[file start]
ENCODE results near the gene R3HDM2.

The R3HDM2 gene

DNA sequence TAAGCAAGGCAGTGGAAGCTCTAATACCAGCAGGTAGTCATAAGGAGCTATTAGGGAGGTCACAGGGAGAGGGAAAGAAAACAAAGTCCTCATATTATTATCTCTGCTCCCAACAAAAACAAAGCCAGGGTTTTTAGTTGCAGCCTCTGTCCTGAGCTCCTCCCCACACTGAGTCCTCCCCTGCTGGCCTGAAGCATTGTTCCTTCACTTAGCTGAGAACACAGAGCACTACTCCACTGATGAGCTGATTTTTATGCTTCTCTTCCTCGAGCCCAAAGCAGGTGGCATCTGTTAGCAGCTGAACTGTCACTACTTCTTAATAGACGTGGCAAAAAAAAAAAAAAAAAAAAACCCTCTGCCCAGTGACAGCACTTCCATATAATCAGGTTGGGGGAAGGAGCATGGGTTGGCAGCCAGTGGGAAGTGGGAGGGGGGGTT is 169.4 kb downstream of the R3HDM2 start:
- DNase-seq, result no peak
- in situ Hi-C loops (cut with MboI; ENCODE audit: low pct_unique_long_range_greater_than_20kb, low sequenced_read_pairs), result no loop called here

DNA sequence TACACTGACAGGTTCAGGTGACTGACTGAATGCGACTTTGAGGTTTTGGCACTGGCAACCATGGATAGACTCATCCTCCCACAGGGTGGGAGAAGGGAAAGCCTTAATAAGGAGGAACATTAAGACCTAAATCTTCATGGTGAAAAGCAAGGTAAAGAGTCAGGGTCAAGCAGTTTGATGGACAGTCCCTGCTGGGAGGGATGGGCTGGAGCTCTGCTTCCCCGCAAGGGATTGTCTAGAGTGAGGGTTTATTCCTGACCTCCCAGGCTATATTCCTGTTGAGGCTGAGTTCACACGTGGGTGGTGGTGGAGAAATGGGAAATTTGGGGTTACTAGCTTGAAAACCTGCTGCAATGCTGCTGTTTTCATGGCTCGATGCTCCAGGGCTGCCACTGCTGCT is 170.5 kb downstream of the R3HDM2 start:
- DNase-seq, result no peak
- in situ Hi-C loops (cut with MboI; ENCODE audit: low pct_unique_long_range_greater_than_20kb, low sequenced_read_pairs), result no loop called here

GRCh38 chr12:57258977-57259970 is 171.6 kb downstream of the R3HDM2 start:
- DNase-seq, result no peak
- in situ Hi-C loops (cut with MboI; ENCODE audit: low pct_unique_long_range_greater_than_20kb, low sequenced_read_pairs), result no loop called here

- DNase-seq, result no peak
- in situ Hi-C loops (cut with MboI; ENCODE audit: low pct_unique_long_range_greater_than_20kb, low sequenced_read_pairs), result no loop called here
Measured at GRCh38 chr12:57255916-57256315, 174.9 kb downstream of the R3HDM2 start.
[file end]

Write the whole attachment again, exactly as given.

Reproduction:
ENCODE results near the gene R3HDM2.

The R3HDM2 gene

DNA sequence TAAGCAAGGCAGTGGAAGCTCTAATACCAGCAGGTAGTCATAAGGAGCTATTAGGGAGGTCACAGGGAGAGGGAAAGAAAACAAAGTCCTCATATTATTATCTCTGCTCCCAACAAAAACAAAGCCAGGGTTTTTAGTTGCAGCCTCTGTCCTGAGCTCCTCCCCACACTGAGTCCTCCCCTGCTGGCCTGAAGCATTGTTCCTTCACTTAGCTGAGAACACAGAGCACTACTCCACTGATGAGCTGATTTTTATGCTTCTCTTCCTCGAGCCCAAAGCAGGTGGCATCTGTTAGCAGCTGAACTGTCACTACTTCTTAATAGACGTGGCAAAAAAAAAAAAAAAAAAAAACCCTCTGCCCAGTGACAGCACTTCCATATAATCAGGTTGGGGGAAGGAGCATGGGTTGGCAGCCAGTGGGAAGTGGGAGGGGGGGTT is 169.4 kb downstream of the R3HDM2 start:
- DNase-seq, result no peak
- in situ Hi-C loops (cut with MboI; ENCODE audit: low pct_unique_long_range_greater_than_20kb, low sequenced_read_pairs), result no loop called here

DNA sequence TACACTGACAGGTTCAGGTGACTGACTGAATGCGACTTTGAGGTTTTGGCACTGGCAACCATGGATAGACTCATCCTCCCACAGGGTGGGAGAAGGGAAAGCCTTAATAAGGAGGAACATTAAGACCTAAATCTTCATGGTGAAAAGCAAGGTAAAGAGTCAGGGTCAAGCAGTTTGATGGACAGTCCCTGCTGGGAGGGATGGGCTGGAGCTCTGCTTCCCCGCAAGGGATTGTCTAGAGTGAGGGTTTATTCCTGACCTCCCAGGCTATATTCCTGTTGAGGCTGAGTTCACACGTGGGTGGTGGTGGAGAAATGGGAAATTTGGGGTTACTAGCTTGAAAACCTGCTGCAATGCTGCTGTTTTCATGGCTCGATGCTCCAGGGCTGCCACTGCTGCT is 170.5 kb downstream of the R3HDM2 start:
- DNase-seq, result no peak
- in situ Hi-C loops (cut with MboI; ENCODE audit: low pct_unique_long_range_greater_than_20kb, low sequenced_read_pairs), result no loop called here

GRCh38 chr12:57258977-57259970 is 171.6 kb downstream of the R3HDM2 start:
- DNase-seq, result no peak
- in situ Hi-C loops (cut with MboI; ENCODE audit: low pct_unique_long_range_greater_than_20kb, low sequenced_read_pairs), result no loop called here

- DNase-seq, result no peak
- in situ Hi-C loops (cut with MboI; ENCODE audit: low pct_unique_long_range_greater_than_20kb, low sequenced_read_pairs), result no loop called here
Measured at GRCh38 chr12:57255916-57256315, 174.9 kb downstream of the R3HDM2 start.